It’s been a while since I went shopping. And I did– briefly– while we were in Kyoto. I’ve been looking for a loose, work-appropriate pair of pants (culottes, a fun style from Paris). I pictured myself waltzing into the department store, finding the perfect pair of burnt orange or mustard yellow knickers, and sporting the new look with not a care in the world.
That’s not what happened.
Long story short, I did find the pants, but it took a very long time. I was tired and frustrated at the end, surprised to find myself hustling for a trend. I’m glad I found them, but not nearly as excited as I thought I would be. Not even close.
You see, gifts whose desirability is intrinsic– they are new, they are popular, or they make you momentarily happy– lose that value rather quickly. Have you ever noticed that when you purchase something simply to have it (and for no other substantial reason), that initial excitement wears away? Pretty rapidly?
Unsurprisingly, the possessions that bring us the most joy are those that have meaning and impact attached to them. The ones that I find most compelling are doing good in the world. Perhaps far more good to others than they do to me.
And this holiday season, I encourage you to consider gifts with deep meaning and impact. Gifts that are worth far more than simply being shiny and new.
Gifts that help families
So of course when World Vision USA got in touch with me about sharing their gift catalog, I more than happily obliged. World Vision has been serving global communities for over 60 years, and they are well-known for “going where no one else goes”– especially to areas that are deeply under-resourced, where people subsist on less than $1.90 per day.
Providing clean water, education, job opportunity, healthcare, and much more to communities through partnerships with local leaders, World Vision is able to help populations that are otherwise unreached by international aide. The best part? Once those communities become stable in their own resourcing, World Vision leaves.
The thing I like most about the gift catalog is that you can give gifts of all kinds:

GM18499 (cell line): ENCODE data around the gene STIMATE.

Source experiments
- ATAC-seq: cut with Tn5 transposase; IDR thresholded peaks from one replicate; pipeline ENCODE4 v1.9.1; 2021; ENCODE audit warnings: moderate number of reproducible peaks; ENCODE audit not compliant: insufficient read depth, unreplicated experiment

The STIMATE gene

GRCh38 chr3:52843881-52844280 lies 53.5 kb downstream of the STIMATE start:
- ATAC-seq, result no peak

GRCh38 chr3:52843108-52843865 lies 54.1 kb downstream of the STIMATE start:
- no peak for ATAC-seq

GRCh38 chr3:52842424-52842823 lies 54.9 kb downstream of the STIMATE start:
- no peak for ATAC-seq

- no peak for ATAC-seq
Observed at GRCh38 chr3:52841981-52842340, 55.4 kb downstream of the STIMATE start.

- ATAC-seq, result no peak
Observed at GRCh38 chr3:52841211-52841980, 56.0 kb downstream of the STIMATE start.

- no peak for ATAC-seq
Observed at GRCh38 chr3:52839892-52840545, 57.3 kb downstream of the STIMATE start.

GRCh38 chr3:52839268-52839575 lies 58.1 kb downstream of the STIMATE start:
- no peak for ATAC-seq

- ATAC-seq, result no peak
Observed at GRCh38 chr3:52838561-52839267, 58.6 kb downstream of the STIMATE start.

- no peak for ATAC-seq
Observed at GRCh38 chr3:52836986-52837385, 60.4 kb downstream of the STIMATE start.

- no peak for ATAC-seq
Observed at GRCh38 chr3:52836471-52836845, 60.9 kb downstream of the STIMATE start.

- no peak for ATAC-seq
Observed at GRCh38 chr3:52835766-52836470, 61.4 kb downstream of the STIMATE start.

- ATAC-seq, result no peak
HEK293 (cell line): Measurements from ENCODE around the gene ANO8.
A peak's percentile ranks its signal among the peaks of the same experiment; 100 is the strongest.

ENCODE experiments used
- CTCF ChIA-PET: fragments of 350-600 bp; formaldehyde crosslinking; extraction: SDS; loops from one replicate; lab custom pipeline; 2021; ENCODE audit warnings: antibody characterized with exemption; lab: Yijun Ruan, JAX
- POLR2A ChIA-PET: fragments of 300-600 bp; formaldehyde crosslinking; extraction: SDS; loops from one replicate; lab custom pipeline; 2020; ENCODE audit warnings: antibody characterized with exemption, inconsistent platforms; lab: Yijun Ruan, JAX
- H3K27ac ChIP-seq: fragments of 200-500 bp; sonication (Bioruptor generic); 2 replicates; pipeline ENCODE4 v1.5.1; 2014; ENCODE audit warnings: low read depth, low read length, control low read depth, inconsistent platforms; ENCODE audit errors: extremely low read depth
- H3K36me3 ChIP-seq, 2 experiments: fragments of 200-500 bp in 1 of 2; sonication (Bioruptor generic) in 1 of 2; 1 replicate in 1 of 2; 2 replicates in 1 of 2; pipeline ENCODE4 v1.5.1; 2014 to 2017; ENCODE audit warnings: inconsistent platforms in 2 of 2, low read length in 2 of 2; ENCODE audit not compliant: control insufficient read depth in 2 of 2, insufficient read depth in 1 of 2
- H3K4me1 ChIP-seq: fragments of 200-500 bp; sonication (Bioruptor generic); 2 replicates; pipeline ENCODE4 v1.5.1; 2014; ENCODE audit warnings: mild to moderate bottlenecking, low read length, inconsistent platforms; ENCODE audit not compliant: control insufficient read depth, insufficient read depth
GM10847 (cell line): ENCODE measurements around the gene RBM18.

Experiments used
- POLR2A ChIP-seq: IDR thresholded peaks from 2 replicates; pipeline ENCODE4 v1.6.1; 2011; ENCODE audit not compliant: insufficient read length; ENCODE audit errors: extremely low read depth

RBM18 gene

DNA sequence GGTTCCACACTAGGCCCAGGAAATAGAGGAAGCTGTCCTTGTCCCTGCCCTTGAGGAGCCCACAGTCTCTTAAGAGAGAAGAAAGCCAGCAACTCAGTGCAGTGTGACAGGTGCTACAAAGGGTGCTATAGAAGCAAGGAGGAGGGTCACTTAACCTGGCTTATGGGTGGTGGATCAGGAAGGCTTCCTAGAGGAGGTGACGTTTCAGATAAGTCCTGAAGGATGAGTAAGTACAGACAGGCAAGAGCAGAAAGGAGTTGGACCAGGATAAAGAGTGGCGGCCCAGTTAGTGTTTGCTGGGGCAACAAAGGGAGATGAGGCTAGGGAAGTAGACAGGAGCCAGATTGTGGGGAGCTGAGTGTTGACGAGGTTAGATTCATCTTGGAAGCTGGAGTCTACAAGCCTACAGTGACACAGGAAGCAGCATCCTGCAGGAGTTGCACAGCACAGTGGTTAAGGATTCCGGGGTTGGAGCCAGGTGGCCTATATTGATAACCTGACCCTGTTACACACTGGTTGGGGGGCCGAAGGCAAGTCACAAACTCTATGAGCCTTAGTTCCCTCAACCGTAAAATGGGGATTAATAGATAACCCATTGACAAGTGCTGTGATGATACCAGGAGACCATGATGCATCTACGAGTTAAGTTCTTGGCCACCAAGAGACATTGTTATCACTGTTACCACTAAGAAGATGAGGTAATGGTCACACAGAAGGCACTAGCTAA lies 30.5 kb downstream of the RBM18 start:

- Farm animals to children and families
- Bicycles and sewing machines for girls and women pursuing education or financial independence
- Clean water for a whole family
- Farming tools, seeds, and training
- Backpacks and school supplies in the U.S.
And if you’re willing to give to the place of greatest need, you can shop the handmade gift catalog. This is an amazing option if you want a small memento to place under the Christmas tree (most often made by artisans all over the world), but are most interested in contributing to the world-changing work that World Vision is doing.
Some of these “wherever most needed” gifts are intricate, hand-carved pieces of jewelry and home decor; others include bags of local coffee, spices, or kitchenware.
Real impact doesn’t lose its luster
We all love shiny new things. Somehow it’s in our nature– and sometimes this leads to innovation and creativity. But the truth is, all things will lose their novelty eventually; they wear out, we tire of them, or a newer model hits the shelves. That excitement of unwrapping a gift can feel worthwhile in the moment, but we ultimately need to know whether that item helps anyone other than us.
What I love about gift catalogs like World Vision’s is that they offer gifts that aren’t just about a shiny new object. These gifts multiply throughout communities, whether they simply help a family through one day of meals, or give decades of clean water. The point is, generosity never loses its luster. It never loses its appeal. Those who receive gifts that have real impact will always look upon those gifts with affection, compassion, and joy.